Originally published in Gannett News on December 1, 1994

Trent Reznor's studio magic turned computer-generated music into an eloquent document of self destruction in the powerful concept album "The Downward Spiral." Turning those songs into the full-throttle blitz you'll catch onstage when his band Nine Inch Nails performs relied on the human emotions of a talented group of musicians. Reznor has been both acclaimed and criticized for the extreme emotions born out of songs that question religion, relationships and sexuality. "The songs are very emotional in what is being said in Trent's lyrics," says NIN drummer Chris Vrenna, Reznor's longtime friend." I know what they mean to me and when I'm playing those songs, I know how they affect me." Vrenna has been Reznor's right-hand man in the studio since the NIN debut "Pretty Hate Machine," doing everything from keeping the studio running to sampling sounds. When it was time to find the NIN road band, Vrenna and Reznor wanted musicians who could relate on the emotional level. "Coming from the same emotional background, I feel, is more important than how well you can play your instrument. That's one reason that makes our shows more intense when we're up there," Vrenna says. "We found people that understood that. It makes us stronger." The NIN live show also includes guitarist Robin Finck, keyboardist James Woolley and multi-instrumentalist Danny Lohner. Close to three months of intense, around-the-clock rehearsals have led to the frenetic "Self Destruct '94" tour. On stage, NIN members continually switch instruments, giving the music new life: A three-guitar barrage will assault you on the Grammy Award-winning "Wish"; Reznor, Lohner and Woolley triple team on the keyboards and turn "Closer" into a sensual prayer. The result is a richly textured concert. The emotions some have found healing at home erupt live. "It's catharic in a way for all of us, the crowd as well as the band," Vrenna says. "You get those built up tensions and you just want to lash out a lot. I think everybody feels that way. I get up there and I just hit things as hard as I can for as long as I can. When I get done, I just feel good. I feel so calm."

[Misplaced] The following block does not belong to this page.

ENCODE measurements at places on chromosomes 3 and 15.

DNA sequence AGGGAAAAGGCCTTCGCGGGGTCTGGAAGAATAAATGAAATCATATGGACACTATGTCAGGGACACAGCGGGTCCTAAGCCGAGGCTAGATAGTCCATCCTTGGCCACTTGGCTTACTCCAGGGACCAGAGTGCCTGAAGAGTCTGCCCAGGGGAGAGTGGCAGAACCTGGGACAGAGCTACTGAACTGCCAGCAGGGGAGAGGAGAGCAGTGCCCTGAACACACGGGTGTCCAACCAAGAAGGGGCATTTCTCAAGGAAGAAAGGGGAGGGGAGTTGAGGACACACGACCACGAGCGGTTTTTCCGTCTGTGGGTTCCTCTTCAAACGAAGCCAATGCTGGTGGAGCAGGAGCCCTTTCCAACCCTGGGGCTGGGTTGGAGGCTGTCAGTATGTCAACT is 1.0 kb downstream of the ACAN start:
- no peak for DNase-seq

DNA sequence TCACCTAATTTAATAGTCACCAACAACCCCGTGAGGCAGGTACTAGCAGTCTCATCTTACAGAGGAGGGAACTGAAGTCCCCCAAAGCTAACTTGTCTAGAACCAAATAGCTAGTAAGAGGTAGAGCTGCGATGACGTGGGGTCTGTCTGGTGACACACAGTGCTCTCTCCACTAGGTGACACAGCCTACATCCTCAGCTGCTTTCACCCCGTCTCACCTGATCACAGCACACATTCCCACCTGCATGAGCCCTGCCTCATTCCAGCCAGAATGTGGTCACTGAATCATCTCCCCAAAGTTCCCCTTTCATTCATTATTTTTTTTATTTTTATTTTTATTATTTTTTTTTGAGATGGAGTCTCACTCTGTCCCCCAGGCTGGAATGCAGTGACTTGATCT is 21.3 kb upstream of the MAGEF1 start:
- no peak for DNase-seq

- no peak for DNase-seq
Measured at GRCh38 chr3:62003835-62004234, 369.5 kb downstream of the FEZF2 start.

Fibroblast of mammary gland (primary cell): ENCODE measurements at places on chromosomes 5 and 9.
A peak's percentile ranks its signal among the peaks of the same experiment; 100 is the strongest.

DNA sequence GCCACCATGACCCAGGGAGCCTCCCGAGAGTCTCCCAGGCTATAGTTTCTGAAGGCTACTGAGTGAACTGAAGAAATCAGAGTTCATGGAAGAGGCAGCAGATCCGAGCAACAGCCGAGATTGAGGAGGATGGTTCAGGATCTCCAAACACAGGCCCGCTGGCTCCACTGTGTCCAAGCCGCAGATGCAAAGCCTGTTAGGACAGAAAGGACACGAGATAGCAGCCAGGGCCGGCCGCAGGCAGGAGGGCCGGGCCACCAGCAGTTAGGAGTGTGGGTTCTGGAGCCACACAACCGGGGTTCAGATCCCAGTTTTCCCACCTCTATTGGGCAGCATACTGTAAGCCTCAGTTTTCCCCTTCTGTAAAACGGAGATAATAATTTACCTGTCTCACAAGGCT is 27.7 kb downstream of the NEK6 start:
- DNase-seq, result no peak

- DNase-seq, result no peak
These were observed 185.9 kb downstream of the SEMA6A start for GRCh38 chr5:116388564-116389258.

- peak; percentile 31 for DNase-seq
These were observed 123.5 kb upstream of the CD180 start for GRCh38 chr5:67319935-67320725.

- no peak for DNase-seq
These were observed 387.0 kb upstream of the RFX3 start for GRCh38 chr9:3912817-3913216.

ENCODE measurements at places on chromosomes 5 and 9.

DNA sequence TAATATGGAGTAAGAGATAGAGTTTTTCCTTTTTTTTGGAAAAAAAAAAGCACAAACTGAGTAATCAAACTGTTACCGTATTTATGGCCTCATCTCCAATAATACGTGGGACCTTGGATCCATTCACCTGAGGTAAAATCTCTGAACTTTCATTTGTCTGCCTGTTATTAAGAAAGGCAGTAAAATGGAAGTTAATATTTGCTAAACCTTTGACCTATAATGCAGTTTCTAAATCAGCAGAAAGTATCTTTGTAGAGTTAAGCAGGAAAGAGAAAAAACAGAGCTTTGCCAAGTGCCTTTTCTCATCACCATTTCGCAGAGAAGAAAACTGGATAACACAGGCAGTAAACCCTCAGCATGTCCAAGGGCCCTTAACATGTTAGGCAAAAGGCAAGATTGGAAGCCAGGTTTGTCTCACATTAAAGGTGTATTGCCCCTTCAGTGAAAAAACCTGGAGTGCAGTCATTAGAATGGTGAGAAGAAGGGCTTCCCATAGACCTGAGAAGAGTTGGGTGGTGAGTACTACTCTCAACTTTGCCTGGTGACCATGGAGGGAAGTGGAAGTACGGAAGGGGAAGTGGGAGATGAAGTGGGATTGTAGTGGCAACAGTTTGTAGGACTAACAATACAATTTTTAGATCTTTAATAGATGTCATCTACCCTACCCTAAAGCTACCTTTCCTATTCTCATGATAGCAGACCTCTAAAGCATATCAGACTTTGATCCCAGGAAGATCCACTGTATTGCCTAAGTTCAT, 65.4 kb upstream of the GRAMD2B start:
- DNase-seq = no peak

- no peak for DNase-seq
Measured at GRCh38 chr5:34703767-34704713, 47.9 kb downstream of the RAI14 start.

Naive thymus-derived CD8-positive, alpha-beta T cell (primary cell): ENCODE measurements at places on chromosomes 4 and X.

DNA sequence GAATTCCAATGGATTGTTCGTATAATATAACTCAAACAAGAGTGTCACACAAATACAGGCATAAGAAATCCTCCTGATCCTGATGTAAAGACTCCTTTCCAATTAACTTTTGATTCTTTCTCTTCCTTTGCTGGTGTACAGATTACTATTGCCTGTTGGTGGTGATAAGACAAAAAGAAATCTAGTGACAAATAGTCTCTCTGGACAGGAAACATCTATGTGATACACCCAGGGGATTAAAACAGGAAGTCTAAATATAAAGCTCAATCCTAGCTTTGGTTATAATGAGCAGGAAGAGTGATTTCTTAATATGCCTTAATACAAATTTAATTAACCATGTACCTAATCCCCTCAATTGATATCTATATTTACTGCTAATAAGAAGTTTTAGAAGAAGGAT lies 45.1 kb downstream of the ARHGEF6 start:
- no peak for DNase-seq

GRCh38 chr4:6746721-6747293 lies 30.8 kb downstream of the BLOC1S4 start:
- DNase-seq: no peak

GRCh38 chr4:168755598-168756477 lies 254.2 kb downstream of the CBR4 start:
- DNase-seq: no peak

Transcribed by Keith Duemling

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